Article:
Polygraphs & the Workplace

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  • 0:05 Polygraphs
  • 0:43 Polygraphs in the Workplace
  • 2:44 Risks & Issues with Polygraphs
  • 4:14 Lesson Summary
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Lesson Transcript
Instructor: Joseph Madison

Joseph received his Doctorate from UMUC in Management. He retired from the Army after 23 years of service, working in intelligence, behavioral health, and entertainment.

This lesson discusses what a polygraph is, how it can be used in the workplace, and the risks and limitations of a polygraph test. Additionally, it will cover when the polygraph might be used within a business environment.


A polygraph or lie detector test evokes images of people strapped to a chair, sweating nervously as they are grilled about their nefarious after-hour activities. However, this piece of technology is not nearly as exciting. The polygraph machine doesn't detect lies but instead measures heart rate, blood pressure and perspiration. The polygraph administrator will begin by asking standard questions, like ''What is your name?'' and ''Where do you live?'' The responses to those questions will provide a baseline, or starting point. Then, when serious questions are asked, it is easier for the administrator to form a comparison.

Polygraphs in the Workplace

Polygraphs may be used for prospective federal employees and those already employed by the government or those employed with companies conducting government business when security clearance is required. There are two types of polygraphs in this type of situation: criminal intelligence and lifestyle polygraphs.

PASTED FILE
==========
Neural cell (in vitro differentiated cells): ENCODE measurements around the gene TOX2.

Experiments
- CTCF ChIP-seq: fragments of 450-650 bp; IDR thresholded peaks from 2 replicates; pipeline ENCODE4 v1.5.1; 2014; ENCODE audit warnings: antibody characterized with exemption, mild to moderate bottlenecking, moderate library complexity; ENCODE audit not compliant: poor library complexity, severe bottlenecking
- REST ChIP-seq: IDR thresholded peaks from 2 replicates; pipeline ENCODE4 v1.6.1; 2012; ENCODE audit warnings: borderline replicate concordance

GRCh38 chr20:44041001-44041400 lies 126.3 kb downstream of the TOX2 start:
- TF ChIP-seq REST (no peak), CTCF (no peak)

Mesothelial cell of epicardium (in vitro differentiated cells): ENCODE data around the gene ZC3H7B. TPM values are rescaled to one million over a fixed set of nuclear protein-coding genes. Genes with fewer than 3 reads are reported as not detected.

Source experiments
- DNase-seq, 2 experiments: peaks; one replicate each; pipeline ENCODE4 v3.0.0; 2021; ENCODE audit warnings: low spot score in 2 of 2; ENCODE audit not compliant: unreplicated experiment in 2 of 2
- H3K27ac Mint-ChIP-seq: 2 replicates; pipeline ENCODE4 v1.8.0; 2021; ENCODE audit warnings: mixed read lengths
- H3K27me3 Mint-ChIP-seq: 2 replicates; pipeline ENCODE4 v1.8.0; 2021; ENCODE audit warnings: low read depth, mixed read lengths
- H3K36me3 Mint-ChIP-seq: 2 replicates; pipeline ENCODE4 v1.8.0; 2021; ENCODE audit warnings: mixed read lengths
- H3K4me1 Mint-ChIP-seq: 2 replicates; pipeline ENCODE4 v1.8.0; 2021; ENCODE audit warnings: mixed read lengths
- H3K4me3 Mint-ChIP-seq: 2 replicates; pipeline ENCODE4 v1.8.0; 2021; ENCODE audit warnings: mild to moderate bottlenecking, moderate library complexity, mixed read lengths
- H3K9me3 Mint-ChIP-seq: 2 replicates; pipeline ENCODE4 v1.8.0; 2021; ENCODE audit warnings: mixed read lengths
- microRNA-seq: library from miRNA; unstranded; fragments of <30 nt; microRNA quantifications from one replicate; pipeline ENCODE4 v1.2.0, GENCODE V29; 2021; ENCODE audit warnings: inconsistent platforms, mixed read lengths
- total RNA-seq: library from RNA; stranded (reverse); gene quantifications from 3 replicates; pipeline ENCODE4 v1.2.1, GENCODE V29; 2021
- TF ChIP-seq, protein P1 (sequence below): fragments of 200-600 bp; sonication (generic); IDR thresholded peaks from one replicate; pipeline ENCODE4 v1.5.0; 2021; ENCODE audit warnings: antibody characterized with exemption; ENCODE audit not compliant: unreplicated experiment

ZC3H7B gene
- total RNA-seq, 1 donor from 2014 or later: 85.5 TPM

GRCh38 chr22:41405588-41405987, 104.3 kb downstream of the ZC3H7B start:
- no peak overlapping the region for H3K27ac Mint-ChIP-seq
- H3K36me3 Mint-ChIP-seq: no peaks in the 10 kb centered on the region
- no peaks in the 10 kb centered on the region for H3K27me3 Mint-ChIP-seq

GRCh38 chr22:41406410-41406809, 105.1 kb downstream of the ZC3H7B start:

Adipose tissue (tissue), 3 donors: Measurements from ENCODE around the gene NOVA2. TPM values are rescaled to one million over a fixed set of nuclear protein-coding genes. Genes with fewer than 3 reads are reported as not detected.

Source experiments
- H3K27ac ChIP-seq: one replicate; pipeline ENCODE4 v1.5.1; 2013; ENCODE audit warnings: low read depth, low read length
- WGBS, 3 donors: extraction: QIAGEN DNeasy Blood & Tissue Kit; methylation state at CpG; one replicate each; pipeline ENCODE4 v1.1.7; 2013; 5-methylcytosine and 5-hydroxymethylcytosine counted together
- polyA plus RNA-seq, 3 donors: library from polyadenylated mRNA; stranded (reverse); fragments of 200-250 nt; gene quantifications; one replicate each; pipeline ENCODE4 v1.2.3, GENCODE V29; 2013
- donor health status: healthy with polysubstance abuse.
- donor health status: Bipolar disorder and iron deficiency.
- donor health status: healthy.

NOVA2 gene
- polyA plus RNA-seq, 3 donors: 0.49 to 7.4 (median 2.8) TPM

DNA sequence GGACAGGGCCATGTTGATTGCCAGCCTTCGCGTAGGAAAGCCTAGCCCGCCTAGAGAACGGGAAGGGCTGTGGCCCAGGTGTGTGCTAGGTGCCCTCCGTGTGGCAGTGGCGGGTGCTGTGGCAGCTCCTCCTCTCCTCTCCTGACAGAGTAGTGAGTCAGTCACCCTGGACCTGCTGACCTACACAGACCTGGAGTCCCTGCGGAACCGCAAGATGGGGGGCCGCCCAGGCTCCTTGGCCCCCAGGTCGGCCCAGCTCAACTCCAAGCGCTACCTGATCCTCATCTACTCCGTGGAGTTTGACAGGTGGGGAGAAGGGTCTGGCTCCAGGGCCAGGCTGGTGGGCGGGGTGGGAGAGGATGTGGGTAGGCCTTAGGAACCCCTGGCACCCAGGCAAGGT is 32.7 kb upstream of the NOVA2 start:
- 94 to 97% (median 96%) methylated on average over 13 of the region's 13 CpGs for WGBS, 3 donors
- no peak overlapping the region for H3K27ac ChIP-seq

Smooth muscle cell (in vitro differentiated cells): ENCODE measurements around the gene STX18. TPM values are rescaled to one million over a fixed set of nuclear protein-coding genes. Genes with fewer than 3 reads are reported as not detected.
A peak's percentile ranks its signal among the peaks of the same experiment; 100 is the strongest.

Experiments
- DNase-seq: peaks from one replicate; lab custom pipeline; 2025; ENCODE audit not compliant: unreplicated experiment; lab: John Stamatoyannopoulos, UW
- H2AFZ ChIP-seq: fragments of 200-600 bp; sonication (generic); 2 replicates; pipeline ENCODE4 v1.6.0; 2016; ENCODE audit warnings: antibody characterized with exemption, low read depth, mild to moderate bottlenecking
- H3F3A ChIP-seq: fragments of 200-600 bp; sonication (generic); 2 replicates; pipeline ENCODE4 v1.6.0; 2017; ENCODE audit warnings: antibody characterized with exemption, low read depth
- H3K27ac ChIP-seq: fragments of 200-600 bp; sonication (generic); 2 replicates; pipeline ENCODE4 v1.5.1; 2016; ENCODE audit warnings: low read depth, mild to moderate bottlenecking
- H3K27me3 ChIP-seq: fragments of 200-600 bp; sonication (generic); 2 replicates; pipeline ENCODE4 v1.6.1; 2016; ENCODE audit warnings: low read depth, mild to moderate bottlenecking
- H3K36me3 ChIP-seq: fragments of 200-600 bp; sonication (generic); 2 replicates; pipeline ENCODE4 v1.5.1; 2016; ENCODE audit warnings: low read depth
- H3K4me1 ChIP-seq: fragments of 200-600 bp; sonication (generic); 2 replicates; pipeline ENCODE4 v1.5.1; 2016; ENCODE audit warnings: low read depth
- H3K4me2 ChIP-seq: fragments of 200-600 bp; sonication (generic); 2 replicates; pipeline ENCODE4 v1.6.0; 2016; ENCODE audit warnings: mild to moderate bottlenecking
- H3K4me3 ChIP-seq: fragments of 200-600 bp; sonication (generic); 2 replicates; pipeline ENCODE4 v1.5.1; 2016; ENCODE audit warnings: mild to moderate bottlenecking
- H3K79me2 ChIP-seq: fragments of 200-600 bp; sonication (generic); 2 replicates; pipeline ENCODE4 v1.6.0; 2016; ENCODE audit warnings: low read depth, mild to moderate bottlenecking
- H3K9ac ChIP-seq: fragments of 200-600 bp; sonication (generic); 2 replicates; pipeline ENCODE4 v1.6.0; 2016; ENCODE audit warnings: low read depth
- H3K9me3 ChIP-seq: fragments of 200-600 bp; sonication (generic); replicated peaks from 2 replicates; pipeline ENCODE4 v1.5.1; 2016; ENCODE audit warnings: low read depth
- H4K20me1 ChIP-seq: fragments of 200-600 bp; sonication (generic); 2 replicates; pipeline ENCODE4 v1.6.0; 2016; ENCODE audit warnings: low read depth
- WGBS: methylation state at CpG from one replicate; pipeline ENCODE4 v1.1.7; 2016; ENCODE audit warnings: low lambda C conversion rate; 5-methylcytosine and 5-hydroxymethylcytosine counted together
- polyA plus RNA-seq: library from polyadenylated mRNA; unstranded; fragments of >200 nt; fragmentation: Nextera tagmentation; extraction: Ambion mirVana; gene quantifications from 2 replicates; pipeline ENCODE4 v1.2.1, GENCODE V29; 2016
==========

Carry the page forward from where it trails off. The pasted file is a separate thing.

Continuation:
• Criminal intelligence polygraphs are used for lower levels of security clearance and to screen potential candidates for the possibility of terrorism, crimes against the company, slander, or sabotage.
  • Lifestyle polygraphs are reserved for the highest level of security clearance and are geared to delve deeper than criminal tendencies by looking into personal activities such as alcohol and/or drug use, family members and sexual proclivities. This invasive polygraph screens against the threat of blackmail. This is the only polygraph where personal information and sexual tendencies may be questioned.

Before 1988, polygraphs could be used in a private company to determine whether someone should be fired or promoted. Additionally, companies could inquire about previous tests done in an employee's past. However, in 1988, Congress passed the Employee Polygraph Protection Act, which prohibits businesses in the private sector from requiring employees to submit to polygraph tests. Private companies can no longer use or require a lie detector test. They also cannot look into previous tests or threaten employees with a polygraph in hopes of getting the employee to answer questions.

These exams are no longer allowed unless the employee is suspected of serious criminal activities that could actually harm others or cause the company serious financial ruin. Things that might fall under this would be:

  • Theft
  • Embezzlement
  • Fraud

If the polygraph is used for this purpose, the polygraph administrator must be a licensed and bonded test provider. The test must be given in private, and the exam must be professional and respectful. Furthermore, the results are to remain confidential.

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